Jail Risk Over Demolished Listed Building
for property developer if he does not rebuild.
The council is seeking a High Court injunction requiring Rajiv Laxman to immediately begin rebuilding the Grade II Listed former caretaker's cottage at Brandlehow School.
In November 2007, he was ordered by magistrates to pay £11,000 for tearing down the building without consent. Mr Laxman was then issued with a formal notice under the Town and Country Planning Act requiring him to rebuild the cottage. When he failed to comply with the notice, he was taken to court for a second time in March 2008 and ordered to pay a further £13,000.
Since then he has continued to flout the notice, done no rebuilding work nor acted to protect the fabric of the building from the elements. As a result the council has now lodged papers with the High Court seeking an injunction that would require him to commence the rebuilding work immediately.
Failure to comply with the injunction could be treated as contempt of court and could lead to Mr Laxman being jailed and/or fined an unlimited amount. Council leader Edward Lister said:
"If he thinks he can just leave the building to slowly rot away or is gambling that as a planning authority we will simply give up on this case then he is very much mistaken. We are now pursuing this case in the High Court and if we obtain an injunction and he fails to comply with it, then we will not hesitate to bring him back to court for contempt."
The cottage was constructed using innovative building methods for the time, using a pre-cast reinforced concrete frame and was given listed building status in 1993- it was formerly part of Brandlehow School until it was declared surplus to the school's needs in 2001. Brandlehow was built in 1952 and is one of only three schools in London to have been designed by controversial architect Erno Goldfinger - best known for his iconic Trellick Tower in Paddington.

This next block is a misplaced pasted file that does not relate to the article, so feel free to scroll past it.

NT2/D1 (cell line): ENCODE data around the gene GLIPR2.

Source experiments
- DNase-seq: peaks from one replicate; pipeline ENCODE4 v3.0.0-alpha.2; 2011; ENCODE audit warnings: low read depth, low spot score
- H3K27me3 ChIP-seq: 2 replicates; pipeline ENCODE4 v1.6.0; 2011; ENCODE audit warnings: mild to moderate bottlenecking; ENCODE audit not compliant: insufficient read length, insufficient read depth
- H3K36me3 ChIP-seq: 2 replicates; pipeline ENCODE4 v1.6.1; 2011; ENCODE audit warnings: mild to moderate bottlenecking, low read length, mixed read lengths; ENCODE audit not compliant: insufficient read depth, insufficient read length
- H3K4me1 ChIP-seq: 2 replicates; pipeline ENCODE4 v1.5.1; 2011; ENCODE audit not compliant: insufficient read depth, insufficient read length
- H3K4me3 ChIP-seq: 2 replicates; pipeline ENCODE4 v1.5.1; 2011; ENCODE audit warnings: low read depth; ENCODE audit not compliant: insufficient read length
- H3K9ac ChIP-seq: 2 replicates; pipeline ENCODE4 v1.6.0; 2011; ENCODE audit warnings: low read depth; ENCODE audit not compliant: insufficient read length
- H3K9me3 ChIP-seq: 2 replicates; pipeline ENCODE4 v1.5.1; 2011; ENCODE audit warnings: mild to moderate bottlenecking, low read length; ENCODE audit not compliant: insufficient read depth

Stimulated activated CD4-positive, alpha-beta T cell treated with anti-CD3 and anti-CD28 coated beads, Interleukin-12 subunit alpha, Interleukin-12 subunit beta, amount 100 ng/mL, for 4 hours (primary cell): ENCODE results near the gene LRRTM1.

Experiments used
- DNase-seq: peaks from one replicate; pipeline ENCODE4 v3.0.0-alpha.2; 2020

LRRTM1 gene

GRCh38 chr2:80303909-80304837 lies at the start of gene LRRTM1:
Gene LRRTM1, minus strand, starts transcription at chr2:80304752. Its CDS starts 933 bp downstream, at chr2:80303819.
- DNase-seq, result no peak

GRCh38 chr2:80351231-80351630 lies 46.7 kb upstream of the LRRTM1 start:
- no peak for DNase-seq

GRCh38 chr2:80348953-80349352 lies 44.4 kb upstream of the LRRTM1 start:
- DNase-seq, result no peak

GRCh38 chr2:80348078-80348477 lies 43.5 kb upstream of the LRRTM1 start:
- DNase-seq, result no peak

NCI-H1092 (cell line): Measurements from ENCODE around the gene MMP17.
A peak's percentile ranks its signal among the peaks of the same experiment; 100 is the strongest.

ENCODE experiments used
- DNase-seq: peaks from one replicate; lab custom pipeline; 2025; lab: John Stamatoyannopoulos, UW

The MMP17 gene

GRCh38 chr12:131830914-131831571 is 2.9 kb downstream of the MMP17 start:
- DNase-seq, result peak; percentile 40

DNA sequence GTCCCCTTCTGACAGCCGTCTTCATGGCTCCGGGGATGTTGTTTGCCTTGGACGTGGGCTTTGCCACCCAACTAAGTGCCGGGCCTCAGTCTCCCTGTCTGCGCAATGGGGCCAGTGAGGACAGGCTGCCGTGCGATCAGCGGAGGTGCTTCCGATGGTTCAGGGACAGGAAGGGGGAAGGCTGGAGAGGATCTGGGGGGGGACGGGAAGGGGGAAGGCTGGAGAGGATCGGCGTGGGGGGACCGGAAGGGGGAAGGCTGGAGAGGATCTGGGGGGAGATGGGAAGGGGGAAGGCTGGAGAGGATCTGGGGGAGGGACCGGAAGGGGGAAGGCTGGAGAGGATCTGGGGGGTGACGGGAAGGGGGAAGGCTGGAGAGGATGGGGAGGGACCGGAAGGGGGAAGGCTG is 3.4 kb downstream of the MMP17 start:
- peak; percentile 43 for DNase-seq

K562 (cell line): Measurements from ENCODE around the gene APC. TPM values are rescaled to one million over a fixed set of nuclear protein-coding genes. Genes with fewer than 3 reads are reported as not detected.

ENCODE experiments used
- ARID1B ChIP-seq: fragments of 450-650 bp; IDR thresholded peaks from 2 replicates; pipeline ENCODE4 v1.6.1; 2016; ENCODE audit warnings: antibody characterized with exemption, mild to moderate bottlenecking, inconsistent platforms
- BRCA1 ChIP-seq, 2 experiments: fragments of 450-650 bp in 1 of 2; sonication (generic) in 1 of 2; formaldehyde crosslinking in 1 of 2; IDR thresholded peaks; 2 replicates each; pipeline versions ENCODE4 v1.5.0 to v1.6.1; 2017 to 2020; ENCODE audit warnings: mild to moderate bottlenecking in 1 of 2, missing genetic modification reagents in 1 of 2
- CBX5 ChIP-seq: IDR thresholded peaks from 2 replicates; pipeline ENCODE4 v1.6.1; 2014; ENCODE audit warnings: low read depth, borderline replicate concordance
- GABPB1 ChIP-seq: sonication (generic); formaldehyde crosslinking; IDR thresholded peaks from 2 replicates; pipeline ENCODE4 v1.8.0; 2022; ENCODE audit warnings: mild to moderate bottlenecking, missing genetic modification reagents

Mr Laxman, who is sole director of Croydon-based property development firm Abrus Ltd, applied for permission to demolish the cottage in 2002 but was refused. He took the case to appeal but a Government planning inspector backed the council's decision to say no. However in January last year he began to demolish the cottage. Planning officers immediately rushed to the site and ordered all work to cease. Mr Laxman was contacted and told to stop any further demolition work. He was also warned that unauthorised demolition was a criminal offence and that the council would require the building to be restored.
However, when the officers returned to the site two days later it was clear that more of the building had been knocked down, including its precious roof, using a mechanical digger. Since then no further work has been carried out and the site is now totally overgrown with vegetation. It is also a major eyesore for people living in this part of Putney.
June 27, 2008